• ROMs   IANAL (I am not a lawyer), but my understanding is that ROMs are legal digital copies of video games which you already own.  I assume there are about 12,000 layers of legal complexity here which are far outside the scope of this Dabble.  You will need these files to use the RetroPi Dabble.  Rumor has it, you may be able to find these files online for free, but again, IANAL, and can't speak to the legal implications of downloading them.

    Prerequisites:

    Project:
    • I know I said this guide was going to be comprehensive and not skip any steps, so what better way to start this off than by skipping steps.  I am not writing out instructions for the following (and illustrating from XKCD):
      • Buying a MicroSD Card
      • Buying a RaspberryPi 
      • Finding the IP Address of your Pi
        • This can be done in many ways, including on your router or using an IP scanner such as (AngryIP Scanner or NMAP) -- if there are requests from the "Contact Me" form; I'll look to create a tutorial for this.
      • Obtaining and installing PuTTY
    https://xkcd.com/1343/
    • Using PuTTY (or the SSH client of your choice) enter the IP Address or DNS Name of the RaspberryPi.
    • If this is the first time you connect, you will get a warning that the RaspberryPi's host key is unknown.  Click "Accept" or "Connect Once" to proceed with the connection.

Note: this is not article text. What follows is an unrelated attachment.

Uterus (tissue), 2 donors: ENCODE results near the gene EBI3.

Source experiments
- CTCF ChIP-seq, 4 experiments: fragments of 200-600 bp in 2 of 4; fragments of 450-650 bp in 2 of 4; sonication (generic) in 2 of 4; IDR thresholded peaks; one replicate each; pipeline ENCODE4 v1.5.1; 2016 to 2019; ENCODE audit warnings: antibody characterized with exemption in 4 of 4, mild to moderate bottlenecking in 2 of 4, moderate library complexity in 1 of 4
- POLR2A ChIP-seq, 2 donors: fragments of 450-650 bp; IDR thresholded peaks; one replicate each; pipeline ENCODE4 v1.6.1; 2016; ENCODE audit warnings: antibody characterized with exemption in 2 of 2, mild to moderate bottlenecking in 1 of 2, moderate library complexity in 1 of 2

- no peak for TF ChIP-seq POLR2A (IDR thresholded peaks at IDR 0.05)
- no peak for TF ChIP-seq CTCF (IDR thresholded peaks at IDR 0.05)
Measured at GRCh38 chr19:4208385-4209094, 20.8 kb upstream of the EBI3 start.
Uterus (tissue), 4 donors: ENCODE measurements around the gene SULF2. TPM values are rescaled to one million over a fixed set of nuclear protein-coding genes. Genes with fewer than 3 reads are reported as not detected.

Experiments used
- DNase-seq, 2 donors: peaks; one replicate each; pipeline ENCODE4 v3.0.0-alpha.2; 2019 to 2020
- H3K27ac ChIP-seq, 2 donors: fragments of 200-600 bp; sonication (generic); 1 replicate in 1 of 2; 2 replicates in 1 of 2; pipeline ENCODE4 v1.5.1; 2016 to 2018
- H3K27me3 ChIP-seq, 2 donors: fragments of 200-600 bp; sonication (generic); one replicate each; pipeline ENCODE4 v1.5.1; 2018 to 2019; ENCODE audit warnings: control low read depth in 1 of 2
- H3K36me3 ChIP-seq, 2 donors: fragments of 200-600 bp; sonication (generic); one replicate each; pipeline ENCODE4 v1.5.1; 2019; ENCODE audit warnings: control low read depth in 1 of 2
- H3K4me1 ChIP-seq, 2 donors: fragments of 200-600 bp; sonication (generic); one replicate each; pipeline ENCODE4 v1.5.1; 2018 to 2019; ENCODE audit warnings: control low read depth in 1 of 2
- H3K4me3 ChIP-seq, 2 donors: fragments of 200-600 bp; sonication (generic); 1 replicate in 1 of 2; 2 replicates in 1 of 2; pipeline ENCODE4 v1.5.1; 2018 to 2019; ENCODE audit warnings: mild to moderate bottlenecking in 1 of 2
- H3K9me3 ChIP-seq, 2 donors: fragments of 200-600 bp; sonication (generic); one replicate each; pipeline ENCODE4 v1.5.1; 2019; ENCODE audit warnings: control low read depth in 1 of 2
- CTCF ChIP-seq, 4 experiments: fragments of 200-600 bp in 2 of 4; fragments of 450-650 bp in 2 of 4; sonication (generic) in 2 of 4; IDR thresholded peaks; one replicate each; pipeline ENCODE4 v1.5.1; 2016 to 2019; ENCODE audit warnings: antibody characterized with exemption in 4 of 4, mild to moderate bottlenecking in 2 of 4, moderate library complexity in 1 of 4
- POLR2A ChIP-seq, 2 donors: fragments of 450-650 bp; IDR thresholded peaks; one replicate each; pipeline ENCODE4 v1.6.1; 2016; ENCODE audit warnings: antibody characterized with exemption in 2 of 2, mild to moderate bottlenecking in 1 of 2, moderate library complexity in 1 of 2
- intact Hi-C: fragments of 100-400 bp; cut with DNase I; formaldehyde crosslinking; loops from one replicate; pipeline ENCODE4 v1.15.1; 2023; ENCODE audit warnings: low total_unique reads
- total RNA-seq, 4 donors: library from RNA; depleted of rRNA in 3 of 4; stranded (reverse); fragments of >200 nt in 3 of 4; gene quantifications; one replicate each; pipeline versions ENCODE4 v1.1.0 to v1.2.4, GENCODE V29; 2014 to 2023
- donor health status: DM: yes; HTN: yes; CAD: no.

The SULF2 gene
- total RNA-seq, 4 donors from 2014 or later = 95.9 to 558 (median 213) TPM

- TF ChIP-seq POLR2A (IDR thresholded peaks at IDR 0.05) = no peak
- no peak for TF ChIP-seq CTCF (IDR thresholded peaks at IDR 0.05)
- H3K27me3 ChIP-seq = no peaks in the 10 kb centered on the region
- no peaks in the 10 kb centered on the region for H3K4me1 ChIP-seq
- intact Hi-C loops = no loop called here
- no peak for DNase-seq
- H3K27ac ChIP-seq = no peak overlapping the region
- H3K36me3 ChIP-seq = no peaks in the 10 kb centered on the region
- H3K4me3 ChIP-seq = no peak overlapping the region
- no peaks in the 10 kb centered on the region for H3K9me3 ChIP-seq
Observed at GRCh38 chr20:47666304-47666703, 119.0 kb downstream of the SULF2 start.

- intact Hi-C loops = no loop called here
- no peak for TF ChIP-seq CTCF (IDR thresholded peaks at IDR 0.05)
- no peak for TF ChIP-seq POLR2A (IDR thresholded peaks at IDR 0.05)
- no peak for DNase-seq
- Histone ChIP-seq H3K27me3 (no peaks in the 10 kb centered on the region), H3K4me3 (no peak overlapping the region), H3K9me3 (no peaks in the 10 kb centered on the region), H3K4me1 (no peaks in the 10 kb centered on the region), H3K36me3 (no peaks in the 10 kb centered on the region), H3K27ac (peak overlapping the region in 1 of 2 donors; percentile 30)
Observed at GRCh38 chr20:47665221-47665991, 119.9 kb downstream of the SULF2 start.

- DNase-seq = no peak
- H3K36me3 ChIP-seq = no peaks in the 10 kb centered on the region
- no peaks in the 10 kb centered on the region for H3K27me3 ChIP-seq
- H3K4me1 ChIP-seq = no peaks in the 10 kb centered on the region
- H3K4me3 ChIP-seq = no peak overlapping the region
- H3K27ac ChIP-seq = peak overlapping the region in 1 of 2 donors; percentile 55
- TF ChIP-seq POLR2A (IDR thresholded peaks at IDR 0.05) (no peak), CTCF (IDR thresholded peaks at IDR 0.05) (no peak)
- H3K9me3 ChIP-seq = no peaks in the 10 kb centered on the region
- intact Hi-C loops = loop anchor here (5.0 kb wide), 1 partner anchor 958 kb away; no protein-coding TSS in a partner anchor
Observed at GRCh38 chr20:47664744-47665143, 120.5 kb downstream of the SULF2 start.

• Once connected, log onto the Pi using the pi username and builtin account.  It is important to use the pi account for purposes of this lesson as HomeAssistant will run under the pi account.  If you have not updated the password, you should, but these are the default credentials:
    • UserID:  pi 
    • Password:  raspberry
    • OK, good!  Now that we are connected, let's install let's in
    • OK, good!  Now that everything is updated, let's install GIT functionality.  Use the following commands:
    sudo apt-get -y install git dialog
        • git  Fast, scalable, distributed revision control system.
        • dialog  Displays user-friendly dialog boxes from shell scripts.

    • Now we'll use git to download the latest version of the RetroPi startup script using the following commands: